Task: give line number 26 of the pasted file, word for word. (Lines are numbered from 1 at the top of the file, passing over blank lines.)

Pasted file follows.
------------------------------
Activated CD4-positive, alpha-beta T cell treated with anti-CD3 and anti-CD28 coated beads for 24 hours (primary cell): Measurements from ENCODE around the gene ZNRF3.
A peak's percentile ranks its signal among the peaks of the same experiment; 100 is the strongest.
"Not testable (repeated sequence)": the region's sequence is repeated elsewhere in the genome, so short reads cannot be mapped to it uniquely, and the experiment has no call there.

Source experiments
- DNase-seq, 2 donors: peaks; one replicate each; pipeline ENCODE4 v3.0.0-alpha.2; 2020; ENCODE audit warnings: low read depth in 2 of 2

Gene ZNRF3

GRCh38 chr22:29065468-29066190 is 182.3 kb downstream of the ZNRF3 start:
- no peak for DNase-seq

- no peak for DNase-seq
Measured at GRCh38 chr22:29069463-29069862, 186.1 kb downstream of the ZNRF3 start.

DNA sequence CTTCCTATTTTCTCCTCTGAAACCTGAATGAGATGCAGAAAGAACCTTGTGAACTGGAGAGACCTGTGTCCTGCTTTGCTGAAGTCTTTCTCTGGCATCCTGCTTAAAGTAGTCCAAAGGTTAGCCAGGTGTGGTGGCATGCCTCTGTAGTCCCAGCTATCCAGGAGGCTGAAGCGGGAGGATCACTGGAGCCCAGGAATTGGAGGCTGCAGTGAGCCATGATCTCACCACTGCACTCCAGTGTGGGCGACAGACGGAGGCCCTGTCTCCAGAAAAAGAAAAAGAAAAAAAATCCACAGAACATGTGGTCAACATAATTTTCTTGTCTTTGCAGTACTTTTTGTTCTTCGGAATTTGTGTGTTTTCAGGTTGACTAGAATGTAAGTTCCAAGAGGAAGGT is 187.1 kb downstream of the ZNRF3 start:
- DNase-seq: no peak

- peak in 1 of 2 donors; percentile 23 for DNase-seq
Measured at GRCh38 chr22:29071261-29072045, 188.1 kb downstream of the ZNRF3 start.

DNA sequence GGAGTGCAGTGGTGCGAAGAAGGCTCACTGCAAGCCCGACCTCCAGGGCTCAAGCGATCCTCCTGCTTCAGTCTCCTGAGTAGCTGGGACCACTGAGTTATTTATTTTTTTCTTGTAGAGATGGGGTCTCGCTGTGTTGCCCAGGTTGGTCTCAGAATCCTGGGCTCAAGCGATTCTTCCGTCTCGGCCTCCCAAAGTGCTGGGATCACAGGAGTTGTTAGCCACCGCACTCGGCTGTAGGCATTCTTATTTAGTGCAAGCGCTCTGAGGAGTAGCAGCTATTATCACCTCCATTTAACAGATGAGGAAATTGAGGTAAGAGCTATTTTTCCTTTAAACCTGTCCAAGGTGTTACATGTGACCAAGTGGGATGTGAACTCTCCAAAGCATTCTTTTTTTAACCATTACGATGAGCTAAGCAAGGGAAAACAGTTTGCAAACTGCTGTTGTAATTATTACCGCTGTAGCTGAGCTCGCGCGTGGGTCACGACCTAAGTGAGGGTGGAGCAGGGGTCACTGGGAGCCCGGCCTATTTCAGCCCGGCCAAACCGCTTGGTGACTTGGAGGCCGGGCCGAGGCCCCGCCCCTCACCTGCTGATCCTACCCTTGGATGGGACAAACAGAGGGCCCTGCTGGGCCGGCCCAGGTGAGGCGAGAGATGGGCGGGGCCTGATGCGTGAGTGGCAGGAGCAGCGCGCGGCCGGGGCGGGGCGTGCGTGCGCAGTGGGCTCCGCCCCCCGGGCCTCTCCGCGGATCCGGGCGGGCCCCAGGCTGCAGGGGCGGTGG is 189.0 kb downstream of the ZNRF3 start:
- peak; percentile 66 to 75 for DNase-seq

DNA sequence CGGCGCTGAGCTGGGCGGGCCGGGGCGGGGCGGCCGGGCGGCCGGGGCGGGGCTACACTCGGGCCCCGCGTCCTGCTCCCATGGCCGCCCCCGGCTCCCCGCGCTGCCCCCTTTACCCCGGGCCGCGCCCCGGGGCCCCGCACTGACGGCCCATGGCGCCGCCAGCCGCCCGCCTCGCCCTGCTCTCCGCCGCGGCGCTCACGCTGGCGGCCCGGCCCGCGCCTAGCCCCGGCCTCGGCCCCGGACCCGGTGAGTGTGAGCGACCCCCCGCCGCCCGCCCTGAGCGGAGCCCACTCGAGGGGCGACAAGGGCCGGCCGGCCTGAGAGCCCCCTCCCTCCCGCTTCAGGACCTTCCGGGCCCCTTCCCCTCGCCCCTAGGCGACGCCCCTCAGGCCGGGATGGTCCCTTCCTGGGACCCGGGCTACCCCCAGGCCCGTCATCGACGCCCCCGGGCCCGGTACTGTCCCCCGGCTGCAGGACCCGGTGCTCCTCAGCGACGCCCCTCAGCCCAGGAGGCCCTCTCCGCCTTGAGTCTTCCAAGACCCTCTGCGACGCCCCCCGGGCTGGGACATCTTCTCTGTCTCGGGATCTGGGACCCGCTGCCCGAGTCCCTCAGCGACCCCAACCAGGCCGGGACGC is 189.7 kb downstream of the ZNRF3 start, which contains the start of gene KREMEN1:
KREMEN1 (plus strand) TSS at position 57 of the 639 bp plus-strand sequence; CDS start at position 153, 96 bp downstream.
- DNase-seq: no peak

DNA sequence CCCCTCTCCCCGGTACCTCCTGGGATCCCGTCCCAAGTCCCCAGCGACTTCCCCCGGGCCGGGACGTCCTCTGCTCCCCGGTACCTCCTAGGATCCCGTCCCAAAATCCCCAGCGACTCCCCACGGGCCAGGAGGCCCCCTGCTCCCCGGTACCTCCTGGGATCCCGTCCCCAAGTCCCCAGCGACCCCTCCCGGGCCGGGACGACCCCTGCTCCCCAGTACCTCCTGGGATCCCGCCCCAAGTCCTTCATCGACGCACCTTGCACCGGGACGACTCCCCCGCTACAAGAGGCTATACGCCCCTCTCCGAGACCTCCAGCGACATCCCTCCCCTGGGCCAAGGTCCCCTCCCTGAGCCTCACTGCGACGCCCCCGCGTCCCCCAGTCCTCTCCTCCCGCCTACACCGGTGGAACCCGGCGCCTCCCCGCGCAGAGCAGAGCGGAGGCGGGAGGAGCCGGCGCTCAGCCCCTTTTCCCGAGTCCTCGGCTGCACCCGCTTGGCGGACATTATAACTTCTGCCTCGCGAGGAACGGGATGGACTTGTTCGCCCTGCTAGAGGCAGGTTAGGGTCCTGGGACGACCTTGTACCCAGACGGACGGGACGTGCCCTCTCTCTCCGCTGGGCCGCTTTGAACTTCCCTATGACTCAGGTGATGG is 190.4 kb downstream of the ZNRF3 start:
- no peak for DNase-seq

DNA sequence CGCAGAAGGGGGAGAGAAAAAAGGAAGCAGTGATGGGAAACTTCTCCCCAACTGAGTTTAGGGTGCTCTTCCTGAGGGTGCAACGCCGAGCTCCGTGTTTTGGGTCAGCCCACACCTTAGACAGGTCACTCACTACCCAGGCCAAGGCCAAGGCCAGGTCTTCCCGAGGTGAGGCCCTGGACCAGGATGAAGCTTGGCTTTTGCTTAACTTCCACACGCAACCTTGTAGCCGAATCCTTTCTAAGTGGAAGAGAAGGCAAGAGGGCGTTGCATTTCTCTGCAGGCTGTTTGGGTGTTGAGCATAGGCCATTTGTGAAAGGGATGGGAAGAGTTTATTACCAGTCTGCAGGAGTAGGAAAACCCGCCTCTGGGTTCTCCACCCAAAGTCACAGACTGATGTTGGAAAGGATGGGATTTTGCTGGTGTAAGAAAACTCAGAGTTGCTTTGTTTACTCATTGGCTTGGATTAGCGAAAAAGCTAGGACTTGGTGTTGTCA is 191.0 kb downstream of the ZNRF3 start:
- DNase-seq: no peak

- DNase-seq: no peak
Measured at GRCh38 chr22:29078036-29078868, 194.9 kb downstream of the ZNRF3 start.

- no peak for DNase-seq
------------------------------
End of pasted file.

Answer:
- no peak for DNase-seq